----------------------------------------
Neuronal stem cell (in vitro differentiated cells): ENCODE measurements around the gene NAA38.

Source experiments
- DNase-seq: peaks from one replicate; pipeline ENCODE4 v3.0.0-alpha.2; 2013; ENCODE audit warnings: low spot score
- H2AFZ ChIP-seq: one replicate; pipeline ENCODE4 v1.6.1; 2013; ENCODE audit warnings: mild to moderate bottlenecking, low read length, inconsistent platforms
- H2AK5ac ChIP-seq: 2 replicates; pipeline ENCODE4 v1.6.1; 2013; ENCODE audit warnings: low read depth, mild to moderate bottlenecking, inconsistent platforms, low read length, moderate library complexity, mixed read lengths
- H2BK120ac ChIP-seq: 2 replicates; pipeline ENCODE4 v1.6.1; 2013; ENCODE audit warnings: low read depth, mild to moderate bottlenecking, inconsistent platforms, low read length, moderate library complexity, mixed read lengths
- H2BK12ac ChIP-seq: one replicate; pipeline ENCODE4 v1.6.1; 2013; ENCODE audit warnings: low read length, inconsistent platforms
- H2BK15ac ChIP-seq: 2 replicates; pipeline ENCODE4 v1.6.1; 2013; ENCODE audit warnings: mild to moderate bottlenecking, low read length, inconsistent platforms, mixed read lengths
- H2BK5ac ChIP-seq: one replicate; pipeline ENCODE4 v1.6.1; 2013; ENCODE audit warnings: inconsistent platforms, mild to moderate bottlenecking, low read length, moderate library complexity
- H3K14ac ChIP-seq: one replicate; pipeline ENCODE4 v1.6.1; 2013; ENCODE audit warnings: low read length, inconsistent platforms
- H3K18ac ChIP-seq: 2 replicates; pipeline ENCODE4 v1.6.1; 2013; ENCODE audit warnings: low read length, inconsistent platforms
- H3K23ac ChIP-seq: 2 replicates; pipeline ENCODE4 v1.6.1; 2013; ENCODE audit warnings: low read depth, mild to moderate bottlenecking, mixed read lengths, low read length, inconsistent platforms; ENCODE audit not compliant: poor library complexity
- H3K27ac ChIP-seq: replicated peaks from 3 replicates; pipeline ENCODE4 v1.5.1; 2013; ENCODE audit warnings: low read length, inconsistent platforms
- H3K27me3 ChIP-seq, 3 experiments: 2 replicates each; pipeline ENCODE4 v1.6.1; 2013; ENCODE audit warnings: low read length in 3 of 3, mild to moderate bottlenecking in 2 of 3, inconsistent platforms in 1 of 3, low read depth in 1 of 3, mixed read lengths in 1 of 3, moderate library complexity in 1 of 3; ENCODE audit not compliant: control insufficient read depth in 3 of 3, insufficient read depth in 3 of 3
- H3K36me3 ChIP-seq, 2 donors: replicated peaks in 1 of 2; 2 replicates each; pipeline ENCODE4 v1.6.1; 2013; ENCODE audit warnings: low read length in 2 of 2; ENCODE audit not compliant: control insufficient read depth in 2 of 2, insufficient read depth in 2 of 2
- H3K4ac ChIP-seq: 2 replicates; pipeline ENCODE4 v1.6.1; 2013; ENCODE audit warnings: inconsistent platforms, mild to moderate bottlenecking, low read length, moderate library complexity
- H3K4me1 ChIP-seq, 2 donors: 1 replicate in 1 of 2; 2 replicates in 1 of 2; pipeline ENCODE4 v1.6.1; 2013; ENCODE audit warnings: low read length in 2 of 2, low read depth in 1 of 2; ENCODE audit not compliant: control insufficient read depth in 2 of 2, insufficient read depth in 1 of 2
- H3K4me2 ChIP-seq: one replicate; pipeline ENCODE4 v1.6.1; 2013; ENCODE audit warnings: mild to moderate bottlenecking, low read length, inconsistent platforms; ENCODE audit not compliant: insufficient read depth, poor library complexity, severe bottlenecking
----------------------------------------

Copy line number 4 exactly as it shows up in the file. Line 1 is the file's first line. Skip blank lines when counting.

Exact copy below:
- H2AFZ ChIP-seq: one replicate; pipeline ENCODE4 v1.6.1; 2013; ENCODE audit warnings: mild to moderate bottlenecking, low read length, inconsistent platforms